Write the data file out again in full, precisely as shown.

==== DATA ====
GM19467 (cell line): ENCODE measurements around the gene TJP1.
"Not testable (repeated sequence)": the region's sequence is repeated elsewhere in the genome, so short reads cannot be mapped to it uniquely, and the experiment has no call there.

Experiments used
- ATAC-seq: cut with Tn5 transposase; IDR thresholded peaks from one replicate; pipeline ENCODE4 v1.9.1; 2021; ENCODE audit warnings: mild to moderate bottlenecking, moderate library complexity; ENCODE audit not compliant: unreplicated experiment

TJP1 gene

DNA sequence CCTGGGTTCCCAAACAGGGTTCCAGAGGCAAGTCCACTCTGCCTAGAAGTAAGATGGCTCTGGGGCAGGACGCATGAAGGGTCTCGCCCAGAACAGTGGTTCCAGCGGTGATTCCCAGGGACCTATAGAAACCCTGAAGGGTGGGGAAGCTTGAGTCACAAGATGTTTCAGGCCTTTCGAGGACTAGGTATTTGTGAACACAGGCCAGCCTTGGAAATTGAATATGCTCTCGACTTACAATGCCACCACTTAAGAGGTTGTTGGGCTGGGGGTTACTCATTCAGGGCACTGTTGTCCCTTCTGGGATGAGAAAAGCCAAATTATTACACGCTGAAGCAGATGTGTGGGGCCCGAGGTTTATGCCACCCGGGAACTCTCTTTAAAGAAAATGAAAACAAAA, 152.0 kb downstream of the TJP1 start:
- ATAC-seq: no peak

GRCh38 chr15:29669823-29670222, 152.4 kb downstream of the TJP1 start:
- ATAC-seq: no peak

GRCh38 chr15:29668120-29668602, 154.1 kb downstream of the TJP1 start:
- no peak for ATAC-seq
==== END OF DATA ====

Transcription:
GM19467 (cell line): ENCODE measurements around the gene TJP1.
"Not testable (repeated sequence)": the region's sequence is repeated elsewhere in the genome, so short reads cannot be mapped to it uniquely, and the experiment has no call there.

Experiments used
- ATAC-seq: cut with Tn5 transposase; IDR thresholded peaks from one replicate; pipeline ENCODE4 v1.9.1; 2021; ENCODE audit warnings: mild to moderate bottlenecking, moderate library complexity; ENCODE audit not compliant: unreplicated experiment

TJP1 gene

DNA sequence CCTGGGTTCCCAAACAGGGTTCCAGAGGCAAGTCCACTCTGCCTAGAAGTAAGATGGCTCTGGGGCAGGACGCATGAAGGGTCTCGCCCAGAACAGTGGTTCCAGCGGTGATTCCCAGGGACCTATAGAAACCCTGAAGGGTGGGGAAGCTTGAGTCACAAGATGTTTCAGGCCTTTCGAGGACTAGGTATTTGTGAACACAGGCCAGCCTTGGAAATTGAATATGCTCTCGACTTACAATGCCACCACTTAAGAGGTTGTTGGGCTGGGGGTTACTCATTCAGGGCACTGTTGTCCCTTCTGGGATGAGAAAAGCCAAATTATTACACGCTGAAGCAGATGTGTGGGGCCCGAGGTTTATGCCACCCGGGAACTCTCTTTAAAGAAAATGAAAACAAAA, 152.0 kb downstream of the TJP1 start:
- ATAC-seq: no peak

GRCh38 chr15:29669823-29670222, 152.4 kb downstream of the TJP1 start:
- ATAC-seq: no peak

GRCh38 chr15:29668120-29668602, 154.1 kb downstream of the TJP1 start:
- no peak for ATAC-seq